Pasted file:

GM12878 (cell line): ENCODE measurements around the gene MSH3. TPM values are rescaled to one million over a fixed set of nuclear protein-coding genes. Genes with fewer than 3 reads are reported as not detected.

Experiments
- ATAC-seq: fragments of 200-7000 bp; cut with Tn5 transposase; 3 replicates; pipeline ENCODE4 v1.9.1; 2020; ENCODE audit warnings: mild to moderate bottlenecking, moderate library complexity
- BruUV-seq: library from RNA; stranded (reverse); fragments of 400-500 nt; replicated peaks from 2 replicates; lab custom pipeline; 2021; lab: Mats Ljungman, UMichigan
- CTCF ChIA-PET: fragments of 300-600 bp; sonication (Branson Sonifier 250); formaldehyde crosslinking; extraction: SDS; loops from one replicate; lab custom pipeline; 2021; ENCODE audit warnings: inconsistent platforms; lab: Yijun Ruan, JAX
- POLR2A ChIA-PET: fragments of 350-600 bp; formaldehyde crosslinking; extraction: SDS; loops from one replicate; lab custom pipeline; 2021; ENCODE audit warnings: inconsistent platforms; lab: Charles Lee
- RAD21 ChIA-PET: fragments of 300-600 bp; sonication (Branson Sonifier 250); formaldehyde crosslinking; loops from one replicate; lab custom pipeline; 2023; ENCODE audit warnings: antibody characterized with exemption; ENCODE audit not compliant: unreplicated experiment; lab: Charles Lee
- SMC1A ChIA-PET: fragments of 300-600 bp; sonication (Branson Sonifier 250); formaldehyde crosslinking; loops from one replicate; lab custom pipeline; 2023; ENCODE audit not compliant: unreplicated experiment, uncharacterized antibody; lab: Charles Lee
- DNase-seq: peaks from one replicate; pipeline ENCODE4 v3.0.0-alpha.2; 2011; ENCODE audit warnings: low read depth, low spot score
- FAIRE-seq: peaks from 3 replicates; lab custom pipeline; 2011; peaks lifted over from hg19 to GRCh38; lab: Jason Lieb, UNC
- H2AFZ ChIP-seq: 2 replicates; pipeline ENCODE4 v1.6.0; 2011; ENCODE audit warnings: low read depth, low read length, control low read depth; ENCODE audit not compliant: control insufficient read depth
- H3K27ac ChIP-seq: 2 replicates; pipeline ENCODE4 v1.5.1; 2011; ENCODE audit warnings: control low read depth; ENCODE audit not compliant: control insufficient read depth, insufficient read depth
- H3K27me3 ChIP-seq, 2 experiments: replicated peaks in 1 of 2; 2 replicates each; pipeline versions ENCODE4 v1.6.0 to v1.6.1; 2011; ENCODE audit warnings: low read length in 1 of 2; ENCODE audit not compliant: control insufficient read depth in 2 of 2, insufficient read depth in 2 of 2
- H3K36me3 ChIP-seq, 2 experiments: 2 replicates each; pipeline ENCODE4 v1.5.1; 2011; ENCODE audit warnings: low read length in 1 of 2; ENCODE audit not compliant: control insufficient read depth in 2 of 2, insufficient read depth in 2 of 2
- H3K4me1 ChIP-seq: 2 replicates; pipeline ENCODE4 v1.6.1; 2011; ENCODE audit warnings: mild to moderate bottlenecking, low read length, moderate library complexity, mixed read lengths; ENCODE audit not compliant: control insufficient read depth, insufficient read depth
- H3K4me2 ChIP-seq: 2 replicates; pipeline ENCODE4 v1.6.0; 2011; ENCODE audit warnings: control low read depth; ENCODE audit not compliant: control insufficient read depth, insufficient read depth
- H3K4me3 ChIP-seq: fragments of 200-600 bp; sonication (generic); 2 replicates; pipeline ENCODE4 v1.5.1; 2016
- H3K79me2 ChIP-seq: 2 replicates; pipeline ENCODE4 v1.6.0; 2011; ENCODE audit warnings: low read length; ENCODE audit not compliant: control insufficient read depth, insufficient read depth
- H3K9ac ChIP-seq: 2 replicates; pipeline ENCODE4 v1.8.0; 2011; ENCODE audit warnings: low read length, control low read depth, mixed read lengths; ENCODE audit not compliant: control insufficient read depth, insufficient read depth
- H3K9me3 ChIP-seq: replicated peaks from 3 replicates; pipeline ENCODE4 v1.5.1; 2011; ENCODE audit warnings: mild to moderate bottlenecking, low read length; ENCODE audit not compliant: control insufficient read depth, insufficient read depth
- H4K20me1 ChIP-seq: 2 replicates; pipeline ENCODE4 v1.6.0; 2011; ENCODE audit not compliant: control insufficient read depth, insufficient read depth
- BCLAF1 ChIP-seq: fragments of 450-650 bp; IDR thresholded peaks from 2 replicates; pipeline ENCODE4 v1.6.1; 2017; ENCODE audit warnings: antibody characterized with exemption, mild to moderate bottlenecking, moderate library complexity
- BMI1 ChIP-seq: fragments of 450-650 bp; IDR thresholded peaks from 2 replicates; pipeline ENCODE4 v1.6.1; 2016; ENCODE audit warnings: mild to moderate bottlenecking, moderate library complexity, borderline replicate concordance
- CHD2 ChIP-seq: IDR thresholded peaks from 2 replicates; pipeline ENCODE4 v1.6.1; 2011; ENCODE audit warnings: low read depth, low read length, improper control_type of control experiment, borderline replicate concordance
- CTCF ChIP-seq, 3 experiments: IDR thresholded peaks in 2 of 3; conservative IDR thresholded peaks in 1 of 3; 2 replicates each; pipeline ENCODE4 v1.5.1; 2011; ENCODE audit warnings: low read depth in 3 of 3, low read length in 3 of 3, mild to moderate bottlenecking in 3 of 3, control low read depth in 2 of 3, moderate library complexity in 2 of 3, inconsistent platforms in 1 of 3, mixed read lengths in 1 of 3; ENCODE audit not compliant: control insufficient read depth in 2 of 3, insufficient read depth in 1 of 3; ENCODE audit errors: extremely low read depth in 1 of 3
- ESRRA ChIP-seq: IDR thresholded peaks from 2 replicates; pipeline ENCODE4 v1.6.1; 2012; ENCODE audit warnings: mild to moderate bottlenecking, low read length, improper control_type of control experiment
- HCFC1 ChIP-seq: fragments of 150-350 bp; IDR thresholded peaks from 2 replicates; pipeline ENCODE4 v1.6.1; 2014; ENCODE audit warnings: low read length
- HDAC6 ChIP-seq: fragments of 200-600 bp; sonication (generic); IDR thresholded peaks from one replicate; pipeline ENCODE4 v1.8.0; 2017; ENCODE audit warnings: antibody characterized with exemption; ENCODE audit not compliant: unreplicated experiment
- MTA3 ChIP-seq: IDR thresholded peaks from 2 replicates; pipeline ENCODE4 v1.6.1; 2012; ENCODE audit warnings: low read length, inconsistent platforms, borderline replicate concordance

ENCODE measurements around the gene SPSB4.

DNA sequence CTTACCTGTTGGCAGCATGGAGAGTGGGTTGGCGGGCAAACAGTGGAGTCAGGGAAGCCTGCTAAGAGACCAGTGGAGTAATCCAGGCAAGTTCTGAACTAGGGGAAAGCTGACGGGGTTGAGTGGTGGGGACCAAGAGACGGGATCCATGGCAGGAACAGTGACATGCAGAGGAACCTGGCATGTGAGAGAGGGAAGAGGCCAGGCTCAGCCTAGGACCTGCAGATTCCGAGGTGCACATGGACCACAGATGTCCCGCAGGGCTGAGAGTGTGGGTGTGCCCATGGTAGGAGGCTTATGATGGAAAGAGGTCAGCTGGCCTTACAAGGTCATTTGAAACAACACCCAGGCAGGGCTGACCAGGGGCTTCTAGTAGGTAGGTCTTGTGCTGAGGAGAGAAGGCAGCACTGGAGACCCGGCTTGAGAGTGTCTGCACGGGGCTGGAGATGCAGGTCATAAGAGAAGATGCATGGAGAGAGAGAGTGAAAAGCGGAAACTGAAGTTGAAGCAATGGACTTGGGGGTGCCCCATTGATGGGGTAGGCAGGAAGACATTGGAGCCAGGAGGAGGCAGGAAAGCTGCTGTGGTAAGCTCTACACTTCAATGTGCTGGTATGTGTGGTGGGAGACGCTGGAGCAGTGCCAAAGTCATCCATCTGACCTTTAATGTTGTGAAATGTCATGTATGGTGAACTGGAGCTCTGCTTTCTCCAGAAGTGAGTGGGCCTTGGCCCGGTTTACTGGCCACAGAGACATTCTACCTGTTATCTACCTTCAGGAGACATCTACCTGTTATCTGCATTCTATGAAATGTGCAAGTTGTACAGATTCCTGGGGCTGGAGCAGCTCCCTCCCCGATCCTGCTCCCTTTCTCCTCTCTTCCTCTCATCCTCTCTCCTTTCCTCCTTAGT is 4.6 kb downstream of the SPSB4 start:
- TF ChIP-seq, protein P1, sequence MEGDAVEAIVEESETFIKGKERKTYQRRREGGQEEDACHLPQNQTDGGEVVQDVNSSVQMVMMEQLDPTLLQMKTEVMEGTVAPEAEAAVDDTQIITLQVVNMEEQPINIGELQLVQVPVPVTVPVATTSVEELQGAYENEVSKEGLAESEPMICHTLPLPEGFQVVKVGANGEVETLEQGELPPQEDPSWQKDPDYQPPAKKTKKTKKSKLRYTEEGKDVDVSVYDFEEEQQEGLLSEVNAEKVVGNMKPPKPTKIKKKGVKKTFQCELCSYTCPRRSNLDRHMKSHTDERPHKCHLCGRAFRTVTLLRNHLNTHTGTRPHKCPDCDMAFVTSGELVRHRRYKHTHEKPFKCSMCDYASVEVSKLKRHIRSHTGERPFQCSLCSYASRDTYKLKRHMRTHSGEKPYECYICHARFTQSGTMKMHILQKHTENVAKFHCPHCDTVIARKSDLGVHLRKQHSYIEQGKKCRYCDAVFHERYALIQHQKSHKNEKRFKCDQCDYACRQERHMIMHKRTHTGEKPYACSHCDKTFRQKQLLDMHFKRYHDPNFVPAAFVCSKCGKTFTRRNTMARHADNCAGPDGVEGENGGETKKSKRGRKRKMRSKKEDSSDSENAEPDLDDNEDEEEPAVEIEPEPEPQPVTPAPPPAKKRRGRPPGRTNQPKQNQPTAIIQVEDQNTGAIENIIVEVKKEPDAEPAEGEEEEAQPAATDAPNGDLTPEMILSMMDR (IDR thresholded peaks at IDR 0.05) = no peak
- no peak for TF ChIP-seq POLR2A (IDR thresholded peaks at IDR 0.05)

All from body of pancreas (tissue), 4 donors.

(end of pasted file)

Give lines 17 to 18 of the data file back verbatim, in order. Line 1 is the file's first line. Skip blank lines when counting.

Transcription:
- H3K4me3 ChIP-seq: fragments of 200-600 bp; sonication (generic); 2 replicates; pipeline ENCODE4 v1.5.1; 2016
- H3K79me2 ChIP-seq: 2 replicates; pipeline ENCODE4 v1.6.0; 2011; ENCODE audit warnings: low read length; ENCODE audit not compliant: control insufficient read depth, insufficient read depth